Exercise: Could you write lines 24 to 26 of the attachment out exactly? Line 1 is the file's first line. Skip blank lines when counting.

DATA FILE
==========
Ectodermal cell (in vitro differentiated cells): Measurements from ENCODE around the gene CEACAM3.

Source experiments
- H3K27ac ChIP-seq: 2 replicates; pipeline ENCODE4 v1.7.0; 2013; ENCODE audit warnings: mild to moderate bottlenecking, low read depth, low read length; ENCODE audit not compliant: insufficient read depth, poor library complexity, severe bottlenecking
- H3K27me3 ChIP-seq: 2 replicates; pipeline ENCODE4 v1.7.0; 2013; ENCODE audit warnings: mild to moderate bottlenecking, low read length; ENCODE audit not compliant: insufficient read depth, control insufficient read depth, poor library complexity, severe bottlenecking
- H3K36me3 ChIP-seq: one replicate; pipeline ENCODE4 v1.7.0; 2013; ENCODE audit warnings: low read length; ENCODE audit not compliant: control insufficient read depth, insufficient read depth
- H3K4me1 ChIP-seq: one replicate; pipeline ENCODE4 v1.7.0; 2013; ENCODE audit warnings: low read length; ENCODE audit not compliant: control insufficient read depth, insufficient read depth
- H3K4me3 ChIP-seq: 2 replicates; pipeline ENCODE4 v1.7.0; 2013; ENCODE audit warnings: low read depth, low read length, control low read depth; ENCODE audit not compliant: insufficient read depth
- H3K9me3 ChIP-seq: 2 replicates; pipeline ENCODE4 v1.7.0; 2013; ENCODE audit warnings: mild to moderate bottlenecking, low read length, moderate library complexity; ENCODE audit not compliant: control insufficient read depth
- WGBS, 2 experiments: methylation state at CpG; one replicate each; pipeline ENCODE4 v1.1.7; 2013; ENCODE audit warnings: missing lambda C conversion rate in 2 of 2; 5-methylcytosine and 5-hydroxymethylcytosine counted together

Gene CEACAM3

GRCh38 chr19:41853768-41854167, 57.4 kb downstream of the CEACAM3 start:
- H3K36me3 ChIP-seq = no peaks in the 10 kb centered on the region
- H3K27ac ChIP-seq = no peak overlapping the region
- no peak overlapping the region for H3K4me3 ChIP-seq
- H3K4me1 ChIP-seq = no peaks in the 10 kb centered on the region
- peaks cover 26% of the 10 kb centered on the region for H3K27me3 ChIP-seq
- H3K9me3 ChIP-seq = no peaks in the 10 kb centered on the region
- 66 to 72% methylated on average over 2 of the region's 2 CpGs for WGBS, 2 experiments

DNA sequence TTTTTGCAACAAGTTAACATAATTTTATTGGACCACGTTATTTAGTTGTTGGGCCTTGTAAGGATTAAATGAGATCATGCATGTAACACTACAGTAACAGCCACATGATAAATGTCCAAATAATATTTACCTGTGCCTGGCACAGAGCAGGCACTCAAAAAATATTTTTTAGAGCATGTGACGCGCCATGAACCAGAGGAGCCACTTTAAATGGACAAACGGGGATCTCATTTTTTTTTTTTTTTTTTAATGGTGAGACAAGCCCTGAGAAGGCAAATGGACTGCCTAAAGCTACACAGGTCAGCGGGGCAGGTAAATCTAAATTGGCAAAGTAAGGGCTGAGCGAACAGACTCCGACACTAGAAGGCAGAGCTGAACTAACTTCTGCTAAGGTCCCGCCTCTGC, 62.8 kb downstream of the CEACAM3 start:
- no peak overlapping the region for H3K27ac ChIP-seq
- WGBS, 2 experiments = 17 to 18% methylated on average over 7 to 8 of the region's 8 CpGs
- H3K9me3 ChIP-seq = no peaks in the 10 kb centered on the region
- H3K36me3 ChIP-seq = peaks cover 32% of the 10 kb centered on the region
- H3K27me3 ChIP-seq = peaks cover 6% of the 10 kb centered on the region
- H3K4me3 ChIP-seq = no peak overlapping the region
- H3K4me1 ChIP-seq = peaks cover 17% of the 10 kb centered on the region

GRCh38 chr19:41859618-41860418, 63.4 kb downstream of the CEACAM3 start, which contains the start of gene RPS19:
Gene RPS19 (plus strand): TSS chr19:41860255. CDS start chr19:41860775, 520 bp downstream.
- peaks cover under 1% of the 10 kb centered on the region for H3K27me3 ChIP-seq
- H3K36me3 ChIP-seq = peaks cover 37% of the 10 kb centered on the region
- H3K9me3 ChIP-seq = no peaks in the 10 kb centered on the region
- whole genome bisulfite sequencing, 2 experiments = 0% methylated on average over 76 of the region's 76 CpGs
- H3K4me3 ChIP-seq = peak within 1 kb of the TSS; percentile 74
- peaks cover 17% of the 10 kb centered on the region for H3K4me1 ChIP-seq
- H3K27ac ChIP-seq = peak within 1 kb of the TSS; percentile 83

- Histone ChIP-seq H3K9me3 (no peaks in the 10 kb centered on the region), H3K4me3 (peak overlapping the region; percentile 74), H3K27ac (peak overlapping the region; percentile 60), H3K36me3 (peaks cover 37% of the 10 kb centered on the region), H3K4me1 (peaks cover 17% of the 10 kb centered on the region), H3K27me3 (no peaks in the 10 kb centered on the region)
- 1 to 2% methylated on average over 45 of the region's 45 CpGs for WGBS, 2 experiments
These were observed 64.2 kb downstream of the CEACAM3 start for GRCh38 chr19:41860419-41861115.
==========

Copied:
- H3K27me3 ChIP-seq = peaks cover 6% of the 10 kb centered on the region
- H3K4me3 ChIP-seq = no peak overlapping the region
- H3K4me1 ChIP-seq = peaks cover 17% of the 10 kb centered on the region